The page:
• The West German Economic Miracle vs. East Germany losing 25% of its industrial output to the Soviet Union
  • 1948-1961: 3,000,000 East Germans escape to West Germany (over 15% of the pop.) mainly through West Berlin
  • Communists could not take the embarrassment of this situation any longer
  • August 12, 1961: 4,000 East Germans escaped to West Berlin—the most ever in one day
  • August 13, 1961: East Germans build the Berlin Wall claiming that the West was spying on East Germany through West Berlin; no one was ever caught trying to cross East only West
  • “Wall of Shame” imprisons East Germans for 28 years and symbolizes the Cold War

The Prague Spring, Czechoslovakia 1968
  • Czech economy goes into tailspin because of Soviet-style management and lack of trade with West
  • Hardliner Antonin Novotny becomes severely unpopular because of economy and unfair treatment of ethnic Slovaks vs. ethnic Czechs
  • Communist party replaces him with popular reformer Alexander Dubcek
  • Action Programme reforms threaten leaders from Soviet Union and other satellites
  • “Brezhnev Doctrine” enforced: any Warsaw Pact country sliding back toward capitalism will be prevented from doing so by other communist countries

Détente and Reescalation

Détente: relaxation of tensions between U.S. and U.S.S.R. from 1971-1979

Why?
  1. Soviets could not afford to continue costly arms race and sought trade with West
  2. U.S. wanted out of Vietnam and hoped for Soviet help to reign in Vietcong

  • 1972: SALT 1 Treaty limits number of ABMs and “freezes” number of nuclear bombers and ICBMs
  • 1974: Ban on testing small nuclear weapons
  • 1975: Joint space mission (Soyuz-Apollo) and Helsinki Accords promise neither side would actively seek changing borders in Europe
  • 1979: Soviets invade Afghanistan to prevent overthrow of communist government there; U.S. restricts trade, suspends SALT 2 Treaty and boycotts 1980 Olympics in Moscow

New Arms Race Begins and Increased Tension
  • 1981: neutron bombs developed that kill people but don’t damage buildings
  • 1983: Star Wars Strategic Defense Initiative announced by U.S.
  • 1984: U.S.S.R. boycotts 1984 Olympics in Los Angeles
  • 1985: Each country has 10,000 nuclear warheads each

Mikhail Gorbachev’s “New Thinking”

  • Seeks modernization of industry and more efficiency to improve economy
  • Needs to draw down arms race to afford reforms
  • Perestroika: “restructuring” Soviet society and economy
  • Glasnost: “openness” to making govt. and industry more efficient and less corrupt through freer press, privatizing factories, and free elections at local level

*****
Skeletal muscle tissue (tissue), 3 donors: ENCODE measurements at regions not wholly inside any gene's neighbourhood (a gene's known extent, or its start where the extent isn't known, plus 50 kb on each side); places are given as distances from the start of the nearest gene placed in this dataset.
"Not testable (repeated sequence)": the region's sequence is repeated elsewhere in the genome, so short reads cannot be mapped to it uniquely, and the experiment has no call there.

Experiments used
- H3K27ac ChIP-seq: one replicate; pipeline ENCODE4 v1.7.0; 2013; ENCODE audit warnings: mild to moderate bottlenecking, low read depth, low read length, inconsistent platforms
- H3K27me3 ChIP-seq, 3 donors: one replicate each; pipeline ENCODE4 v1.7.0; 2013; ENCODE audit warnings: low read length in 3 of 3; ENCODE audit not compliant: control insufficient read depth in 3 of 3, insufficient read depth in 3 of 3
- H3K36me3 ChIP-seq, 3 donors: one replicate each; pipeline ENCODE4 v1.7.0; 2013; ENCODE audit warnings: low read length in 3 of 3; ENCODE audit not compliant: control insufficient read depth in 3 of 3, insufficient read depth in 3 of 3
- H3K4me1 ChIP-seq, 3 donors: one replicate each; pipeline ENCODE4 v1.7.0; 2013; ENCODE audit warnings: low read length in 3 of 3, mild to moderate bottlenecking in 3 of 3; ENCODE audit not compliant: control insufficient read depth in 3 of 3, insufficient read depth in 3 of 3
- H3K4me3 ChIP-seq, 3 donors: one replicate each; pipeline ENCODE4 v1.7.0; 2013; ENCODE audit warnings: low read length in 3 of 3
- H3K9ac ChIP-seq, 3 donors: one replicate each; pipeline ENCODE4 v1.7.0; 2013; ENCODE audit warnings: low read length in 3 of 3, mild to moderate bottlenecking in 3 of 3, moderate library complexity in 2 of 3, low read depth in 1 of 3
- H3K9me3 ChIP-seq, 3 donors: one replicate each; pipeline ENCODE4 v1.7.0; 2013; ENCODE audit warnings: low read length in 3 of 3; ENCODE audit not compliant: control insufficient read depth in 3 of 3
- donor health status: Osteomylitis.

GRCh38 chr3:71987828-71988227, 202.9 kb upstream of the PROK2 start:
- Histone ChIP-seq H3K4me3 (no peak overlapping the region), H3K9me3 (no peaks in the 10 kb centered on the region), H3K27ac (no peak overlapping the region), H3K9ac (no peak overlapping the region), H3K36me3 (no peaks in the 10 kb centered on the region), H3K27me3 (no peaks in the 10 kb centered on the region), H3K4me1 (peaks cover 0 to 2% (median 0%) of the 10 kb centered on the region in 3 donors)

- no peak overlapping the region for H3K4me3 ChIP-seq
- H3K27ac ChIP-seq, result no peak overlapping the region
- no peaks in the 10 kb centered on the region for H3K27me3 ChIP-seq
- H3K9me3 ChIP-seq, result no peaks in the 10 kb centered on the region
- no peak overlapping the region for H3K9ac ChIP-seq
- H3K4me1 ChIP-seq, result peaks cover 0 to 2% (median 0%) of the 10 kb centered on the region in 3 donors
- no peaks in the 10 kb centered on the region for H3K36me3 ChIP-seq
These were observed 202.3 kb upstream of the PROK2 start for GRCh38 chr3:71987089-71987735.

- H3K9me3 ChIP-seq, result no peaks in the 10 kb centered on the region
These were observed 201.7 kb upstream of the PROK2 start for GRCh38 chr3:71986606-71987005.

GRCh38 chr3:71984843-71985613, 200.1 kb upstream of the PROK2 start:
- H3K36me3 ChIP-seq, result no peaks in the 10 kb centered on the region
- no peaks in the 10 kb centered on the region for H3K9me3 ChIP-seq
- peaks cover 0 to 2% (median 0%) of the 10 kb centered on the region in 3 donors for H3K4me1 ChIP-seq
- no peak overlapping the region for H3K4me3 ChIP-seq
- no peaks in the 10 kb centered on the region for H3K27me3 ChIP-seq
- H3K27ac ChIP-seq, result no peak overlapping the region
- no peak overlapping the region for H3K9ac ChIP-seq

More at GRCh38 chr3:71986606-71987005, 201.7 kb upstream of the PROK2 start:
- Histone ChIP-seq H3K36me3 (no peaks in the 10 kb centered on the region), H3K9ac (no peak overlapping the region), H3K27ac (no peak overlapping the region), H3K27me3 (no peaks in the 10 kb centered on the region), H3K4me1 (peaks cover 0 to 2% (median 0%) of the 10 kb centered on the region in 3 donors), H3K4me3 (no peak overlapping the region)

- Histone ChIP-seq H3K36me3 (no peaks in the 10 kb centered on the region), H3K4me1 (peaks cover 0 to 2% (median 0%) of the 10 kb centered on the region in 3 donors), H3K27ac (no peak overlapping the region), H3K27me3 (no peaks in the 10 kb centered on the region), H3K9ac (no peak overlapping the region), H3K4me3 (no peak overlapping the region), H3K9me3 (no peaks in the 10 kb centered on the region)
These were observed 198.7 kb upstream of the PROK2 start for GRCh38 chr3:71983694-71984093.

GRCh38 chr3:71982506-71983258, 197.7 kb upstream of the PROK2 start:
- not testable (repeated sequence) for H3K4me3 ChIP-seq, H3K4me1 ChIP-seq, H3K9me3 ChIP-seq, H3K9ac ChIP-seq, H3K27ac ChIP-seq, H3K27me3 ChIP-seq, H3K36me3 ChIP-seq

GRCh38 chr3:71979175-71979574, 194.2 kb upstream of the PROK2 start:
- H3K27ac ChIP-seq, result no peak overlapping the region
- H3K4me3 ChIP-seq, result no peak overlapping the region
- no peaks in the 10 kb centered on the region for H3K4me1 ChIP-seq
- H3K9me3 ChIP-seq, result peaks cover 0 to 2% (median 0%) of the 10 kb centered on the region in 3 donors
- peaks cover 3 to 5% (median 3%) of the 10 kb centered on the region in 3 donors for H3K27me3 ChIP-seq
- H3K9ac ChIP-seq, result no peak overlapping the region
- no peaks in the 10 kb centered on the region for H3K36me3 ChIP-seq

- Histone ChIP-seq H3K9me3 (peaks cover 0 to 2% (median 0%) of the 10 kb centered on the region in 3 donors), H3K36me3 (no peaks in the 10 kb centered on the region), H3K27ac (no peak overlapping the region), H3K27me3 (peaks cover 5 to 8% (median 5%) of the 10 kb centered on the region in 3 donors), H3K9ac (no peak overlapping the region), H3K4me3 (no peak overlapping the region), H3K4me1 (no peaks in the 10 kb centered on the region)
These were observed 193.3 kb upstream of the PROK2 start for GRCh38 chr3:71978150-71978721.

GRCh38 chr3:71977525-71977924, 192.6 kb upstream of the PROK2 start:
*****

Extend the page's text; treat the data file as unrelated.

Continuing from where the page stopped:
• 1987: Intermediate Nuclear Forces (INF) Treaty = elimination of all medium-range missiles in Europe within 3 years; 3,000 Soviet warheads destroyed / 800 U.S. warheads destroyed

Collapse of Communist Europe

  • Started in Poland and also from within due to Gorbachev’s “New Thinking”
  • Less need to keep Eastern Europe under communist control

Poland
  • Solidarity labor union movement begins to undermine the government from 1980 to 1989
  • 1989: Food price spikes lead to unrest and free elections are called for leading to a sea of Solidarity party members elected to parliament

Hungary
  • 1989: Political parties form and free elections held for first time
  • Barbed wire border dismantled between Hungary and Austria

East Germany
  • November 1989: Fall of the Berlin Wall and free travel for East Germans

Czechoslovakia
  • End of 1989: Protest rallies lead to free elections

Romania
  • Communist totalitarian Ceaucescu assassinated fleeing the country after massive demonstrations against him.

Aftermath of Collapse

  • Soviet Union disintegrated into 15 separate nations
  • Economic problems = high inflation, high unemployment, and poorer quality of life
  • No history of democracy = tough political transitions and overall political instability
  • Old tensions rose to surface = Yugoslavia (Croatia, Bosnia, and Serbia civil wars)
  • Czechoslovakia → Czech Republic and Slovakia
  • West and East Germany = reunited October 1990
  • Nuclear weapons were spread out over former Soviet republics = more countries with nukes than ever before
  • 1991-2: START Strategic Arms Limitation Treaties signed with the goal of reducing nuclear warheads in each country to 3,000 each
  • Western economic recession led to no “peace dividend” due to lower arms spending

NOTE: Once again these notes were compiled by Mr. Brightman! Thank you again.